Sugar substitutes are marketed as a way to reduce calories and decrease intake of added sugars. While they seem to be safe, the products in which sugar substitutes are found may contain large amounts of refined carbohydrate and are frequently not the healthiest choices, according to Tufts Health & Nutrition Letter.
-Look for labels. “Diet,” “sugar-free,” “low-calorie,” or “reduced-calorie” labels typically indicate the presence of sugar substitutes. CHOOSE water. When trying to decrease added sugar intake, water, unsweetened coffee, tea, and seltzer are the best choices. For those who find it hard to give up sugar-sweetened beverages, a switch to beverages sweetened with sugar substitutes will help cut health-damaging added sugars while you work to wean yourself off of sweet drinks.
-Eat fruit. The natural sugars in fruits are not associated with harmful health effects, and the nutrients in these naturally-sweet choices are definitely health-promoting.
-Limit sugar alcohols. In some people, high intake can cause cramping, gas, and diarrhea. The amount that can be tolerated without ill effects varies from person to person. “Sugar Alcohol” should be listed under “Total Carbohydrate” on Nutrition Facts labels.
3 responses to “Cutting back on sugar consumption – Tufts”
Monk fruit and stevia are two plant based sweeteners that are actually natural and don’t cause spikes in blood sugar. I’ve yet to try the former but have used the latter. They’re just not as satisfying to the sweet tooth, which one you can just pull out, unfortunately!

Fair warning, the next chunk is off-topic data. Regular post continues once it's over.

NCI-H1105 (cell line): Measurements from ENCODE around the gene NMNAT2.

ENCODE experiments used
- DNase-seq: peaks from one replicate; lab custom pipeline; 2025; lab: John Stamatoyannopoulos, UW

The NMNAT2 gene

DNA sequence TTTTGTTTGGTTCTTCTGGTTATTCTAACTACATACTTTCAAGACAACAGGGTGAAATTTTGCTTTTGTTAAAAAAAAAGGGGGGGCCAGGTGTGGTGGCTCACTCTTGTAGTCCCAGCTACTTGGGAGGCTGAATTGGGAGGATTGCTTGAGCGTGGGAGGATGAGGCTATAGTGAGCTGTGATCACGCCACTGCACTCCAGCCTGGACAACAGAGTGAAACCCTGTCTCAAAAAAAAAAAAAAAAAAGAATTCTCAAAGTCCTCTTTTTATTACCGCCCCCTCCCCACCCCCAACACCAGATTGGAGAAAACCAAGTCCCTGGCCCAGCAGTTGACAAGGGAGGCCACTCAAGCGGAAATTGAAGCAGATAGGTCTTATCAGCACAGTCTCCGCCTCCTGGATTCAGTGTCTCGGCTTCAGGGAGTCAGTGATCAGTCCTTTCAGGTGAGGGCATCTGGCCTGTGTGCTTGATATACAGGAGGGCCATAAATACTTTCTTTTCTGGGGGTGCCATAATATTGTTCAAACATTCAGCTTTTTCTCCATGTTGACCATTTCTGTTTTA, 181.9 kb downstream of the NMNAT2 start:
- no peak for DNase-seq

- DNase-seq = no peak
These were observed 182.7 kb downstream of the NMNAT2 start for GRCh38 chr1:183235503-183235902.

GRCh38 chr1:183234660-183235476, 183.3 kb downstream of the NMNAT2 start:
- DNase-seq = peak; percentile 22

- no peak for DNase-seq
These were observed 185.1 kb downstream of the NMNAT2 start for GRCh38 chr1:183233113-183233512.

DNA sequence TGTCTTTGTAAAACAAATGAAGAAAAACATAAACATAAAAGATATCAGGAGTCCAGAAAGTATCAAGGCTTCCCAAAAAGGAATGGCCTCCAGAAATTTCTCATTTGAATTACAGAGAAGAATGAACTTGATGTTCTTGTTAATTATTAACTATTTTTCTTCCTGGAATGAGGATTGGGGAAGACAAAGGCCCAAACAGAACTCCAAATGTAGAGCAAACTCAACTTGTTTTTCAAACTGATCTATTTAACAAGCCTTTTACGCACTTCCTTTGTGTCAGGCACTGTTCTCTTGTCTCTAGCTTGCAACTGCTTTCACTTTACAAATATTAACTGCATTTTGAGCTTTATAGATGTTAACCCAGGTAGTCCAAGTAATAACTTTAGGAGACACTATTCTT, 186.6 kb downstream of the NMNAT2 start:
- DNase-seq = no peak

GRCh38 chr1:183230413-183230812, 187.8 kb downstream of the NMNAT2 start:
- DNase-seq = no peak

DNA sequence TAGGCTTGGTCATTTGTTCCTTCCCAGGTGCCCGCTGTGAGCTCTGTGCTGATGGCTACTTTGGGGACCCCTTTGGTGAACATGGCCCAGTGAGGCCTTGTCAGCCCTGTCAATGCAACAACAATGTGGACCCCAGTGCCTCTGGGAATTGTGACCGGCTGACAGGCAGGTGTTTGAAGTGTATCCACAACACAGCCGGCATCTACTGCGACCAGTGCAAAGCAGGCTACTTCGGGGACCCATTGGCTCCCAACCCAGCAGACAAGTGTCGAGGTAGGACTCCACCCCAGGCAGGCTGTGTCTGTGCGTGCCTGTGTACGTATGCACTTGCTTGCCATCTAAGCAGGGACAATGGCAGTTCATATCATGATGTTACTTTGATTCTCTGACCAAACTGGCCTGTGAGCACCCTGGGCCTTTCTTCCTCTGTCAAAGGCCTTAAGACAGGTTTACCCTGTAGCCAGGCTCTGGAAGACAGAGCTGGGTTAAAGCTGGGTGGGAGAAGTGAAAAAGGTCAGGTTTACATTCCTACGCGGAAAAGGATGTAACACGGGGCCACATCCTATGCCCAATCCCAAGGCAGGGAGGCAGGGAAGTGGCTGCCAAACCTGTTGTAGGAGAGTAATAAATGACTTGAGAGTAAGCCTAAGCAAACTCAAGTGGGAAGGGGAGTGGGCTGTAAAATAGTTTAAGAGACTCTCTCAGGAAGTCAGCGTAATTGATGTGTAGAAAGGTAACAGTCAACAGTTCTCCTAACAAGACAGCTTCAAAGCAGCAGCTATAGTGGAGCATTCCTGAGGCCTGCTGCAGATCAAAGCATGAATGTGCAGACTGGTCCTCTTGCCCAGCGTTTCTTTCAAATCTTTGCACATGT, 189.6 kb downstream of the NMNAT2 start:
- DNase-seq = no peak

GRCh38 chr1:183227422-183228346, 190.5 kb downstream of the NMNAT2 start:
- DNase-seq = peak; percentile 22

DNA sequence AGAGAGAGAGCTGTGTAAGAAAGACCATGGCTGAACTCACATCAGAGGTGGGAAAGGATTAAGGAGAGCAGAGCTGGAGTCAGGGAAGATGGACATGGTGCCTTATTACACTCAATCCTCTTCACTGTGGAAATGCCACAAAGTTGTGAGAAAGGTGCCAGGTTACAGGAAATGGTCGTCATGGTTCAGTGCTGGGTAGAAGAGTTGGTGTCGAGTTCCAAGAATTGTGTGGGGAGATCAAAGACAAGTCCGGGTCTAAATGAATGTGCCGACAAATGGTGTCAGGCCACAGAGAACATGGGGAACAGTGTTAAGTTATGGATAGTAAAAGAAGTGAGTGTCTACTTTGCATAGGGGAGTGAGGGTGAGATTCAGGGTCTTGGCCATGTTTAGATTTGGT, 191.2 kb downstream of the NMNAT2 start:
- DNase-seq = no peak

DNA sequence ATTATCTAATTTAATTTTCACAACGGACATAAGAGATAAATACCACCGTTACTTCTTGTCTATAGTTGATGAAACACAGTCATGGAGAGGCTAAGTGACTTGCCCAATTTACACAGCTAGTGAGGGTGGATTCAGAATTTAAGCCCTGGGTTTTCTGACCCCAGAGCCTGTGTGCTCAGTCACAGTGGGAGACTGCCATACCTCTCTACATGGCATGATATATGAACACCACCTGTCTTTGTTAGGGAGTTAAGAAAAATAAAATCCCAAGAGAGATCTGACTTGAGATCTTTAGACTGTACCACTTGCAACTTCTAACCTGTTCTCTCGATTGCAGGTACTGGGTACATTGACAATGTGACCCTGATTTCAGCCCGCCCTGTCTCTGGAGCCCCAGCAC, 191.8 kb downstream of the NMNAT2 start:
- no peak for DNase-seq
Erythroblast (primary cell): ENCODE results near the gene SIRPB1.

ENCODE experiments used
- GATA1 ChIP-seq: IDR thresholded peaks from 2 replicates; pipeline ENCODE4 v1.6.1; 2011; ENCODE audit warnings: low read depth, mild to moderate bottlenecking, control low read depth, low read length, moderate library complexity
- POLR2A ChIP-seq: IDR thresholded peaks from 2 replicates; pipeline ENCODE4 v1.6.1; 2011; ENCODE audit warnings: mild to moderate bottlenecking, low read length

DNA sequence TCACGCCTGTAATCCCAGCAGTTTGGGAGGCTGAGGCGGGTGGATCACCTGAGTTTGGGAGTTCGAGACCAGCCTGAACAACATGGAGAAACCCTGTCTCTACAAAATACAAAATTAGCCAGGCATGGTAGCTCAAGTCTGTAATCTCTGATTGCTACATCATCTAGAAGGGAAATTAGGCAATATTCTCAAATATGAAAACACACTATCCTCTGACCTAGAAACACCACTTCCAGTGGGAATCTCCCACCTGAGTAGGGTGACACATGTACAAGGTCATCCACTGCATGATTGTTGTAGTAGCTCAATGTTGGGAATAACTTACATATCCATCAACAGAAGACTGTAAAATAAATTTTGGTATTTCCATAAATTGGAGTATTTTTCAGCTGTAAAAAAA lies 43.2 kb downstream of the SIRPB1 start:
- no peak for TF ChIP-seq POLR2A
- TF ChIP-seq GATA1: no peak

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Typo: one cannot pull out their sweet tooth. The articles unstated advice to stop eating sugar is as useful as telling a cocaine addict to just say no. (Not at all.) And sugar is more addictive and actually needed by the body in some form. And food scientist know this and pack food with it. Lactose is one natural form of it. No one has answered this problem though the Diet Cure tried by saying take L-glutamine, it doesn’t seem to do anything for me. Maybe I should just switch to cocaine? I’d lose weight and make exciting new friends.
I think the article makes three very good and useful suggestions. I was a kid in the 1940’s and grew up eating a lot of sugary treats. As an adult, I still like sugar and its taste in other treats, but I eat less of them. I think you deal with a taste for something not so healthy one day at a time and make progress in your eating habits one day at a time. I refuse to believe that you have to eat yourself to sickness or death. You always have a choice.